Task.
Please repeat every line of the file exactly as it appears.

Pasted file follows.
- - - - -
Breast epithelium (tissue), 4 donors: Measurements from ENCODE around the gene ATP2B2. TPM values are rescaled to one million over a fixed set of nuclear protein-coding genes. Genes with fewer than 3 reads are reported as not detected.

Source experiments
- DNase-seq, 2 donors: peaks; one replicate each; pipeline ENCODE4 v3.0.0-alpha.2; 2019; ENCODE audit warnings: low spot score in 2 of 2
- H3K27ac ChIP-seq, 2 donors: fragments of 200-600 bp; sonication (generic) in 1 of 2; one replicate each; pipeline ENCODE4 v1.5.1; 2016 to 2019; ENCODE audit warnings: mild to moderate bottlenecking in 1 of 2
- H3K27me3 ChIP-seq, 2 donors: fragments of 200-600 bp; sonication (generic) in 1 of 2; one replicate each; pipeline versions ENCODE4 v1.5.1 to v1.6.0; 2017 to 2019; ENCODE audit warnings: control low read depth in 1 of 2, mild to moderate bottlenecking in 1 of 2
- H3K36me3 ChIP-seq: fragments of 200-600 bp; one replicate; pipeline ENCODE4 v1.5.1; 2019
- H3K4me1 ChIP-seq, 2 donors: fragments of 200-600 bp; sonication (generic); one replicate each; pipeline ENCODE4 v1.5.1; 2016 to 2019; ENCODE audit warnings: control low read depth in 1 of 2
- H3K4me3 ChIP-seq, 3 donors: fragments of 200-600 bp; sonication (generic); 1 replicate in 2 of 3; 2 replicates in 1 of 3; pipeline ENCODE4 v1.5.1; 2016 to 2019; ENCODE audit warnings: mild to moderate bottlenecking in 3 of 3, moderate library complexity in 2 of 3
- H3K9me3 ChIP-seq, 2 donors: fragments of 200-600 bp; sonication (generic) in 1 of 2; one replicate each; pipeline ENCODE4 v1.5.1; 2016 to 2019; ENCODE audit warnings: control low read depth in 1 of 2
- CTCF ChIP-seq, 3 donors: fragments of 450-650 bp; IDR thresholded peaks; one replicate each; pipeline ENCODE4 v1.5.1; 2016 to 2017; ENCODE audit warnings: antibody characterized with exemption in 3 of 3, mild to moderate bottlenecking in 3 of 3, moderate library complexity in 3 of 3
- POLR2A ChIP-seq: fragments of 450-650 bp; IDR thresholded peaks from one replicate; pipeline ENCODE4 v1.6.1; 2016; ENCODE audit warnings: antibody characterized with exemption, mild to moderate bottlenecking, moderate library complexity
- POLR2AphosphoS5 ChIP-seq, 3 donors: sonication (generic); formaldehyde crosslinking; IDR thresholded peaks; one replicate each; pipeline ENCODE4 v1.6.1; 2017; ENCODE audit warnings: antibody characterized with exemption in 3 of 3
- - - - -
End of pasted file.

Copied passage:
Breast epithelium (tissue), 4 donors: Measurements from ENCODE around the gene ATP2B2. TPM values are rescaled to one million over a fixed set of nuclear protein-coding genes. Genes with fewer than 3 reads are reported as not detected.

Source experiments
- DNase-seq, 2 donors: peaks; one replicate each; pipeline ENCODE4 v3.0.0-alpha.2; 2019; ENCODE audit warnings: low spot score in 2 of 2
- H3K27ac ChIP-seq, 2 donors: fragments of 200-600 bp; sonication (generic) in 1 of 2; one replicate each; pipeline ENCODE4 v1.5.1; 2016 to 2019; ENCODE audit warnings: mild to moderate bottlenecking in 1 of 2
- H3K27me3 ChIP-seq, 2 donors: fragments of 200-600 bp; sonication (generic) in 1 of 2; one replicate each; pipeline versions ENCODE4 v1.5.1 to v1.6.0; 2017 to 2019; ENCODE audit warnings: control low read depth in 1 of 2, mild to moderate bottlenecking in 1 of 2
- H3K36me3 ChIP-seq: fragments of 200-600 bp; one replicate; pipeline ENCODE4 v1.5.1; 2019
- H3K4me1 ChIP-seq, 2 donors: fragments of 200-600 bp; sonication (generic); one replicate each; pipeline ENCODE4 v1.5.1; 2016 to 2019; ENCODE audit warnings: control low read depth in 1 of 2
- H3K4me3 ChIP-seq, 3 donors: fragments of 200-600 bp; sonication (generic); 1 replicate in 2 of 3; 2 replicates in 1 of 3; pipeline ENCODE4 v1.5.1; 2016 to 2019; ENCODE audit warnings: mild to moderate bottlenecking in 3 of 3, moderate library complexity in 2 of 3
- H3K9me3 ChIP-seq, 2 donors: fragments of 200-600 bp; sonication (generic) in 1 of 2; one replicate each; pipeline ENCODE4 v1.5.1; 2016 to 2019; ENCODE audit warnings: control low read depth in 1 of 2
- CTCF ChIP-seq, 3 donors: fragments of 450-650 bp; IDR thresholded peaks; one replicate each; pipeline ENCODE4 v1.5.1; 2016 to 2017; ENCODE audit warnings: antibody characterized with exemption in 3 of 3, mild to moderate bottlenecking in 3 of 3, moderate library complexity in 3 of 3
- POLR2A ChIP-seq: fragments of 450-650 bp; IDR thresholded peaks from one replicate; pipeline ENCODE4 v1.6.1; 2016; ENCODE audit warnings: antibody characterized with exemption, mild to moderate bottlenecking, moderate library complexity
- POLR2AphosphoS5 ChIP-seq, 3 donors: sonication (generic); formaldehyde crosslinking; IDR thresholded peaks; one replicate each; pipeline ENCODE4 v1.6.1; 2017; ENCODE audit warnings: antibody characterized with exemption in 3 of 3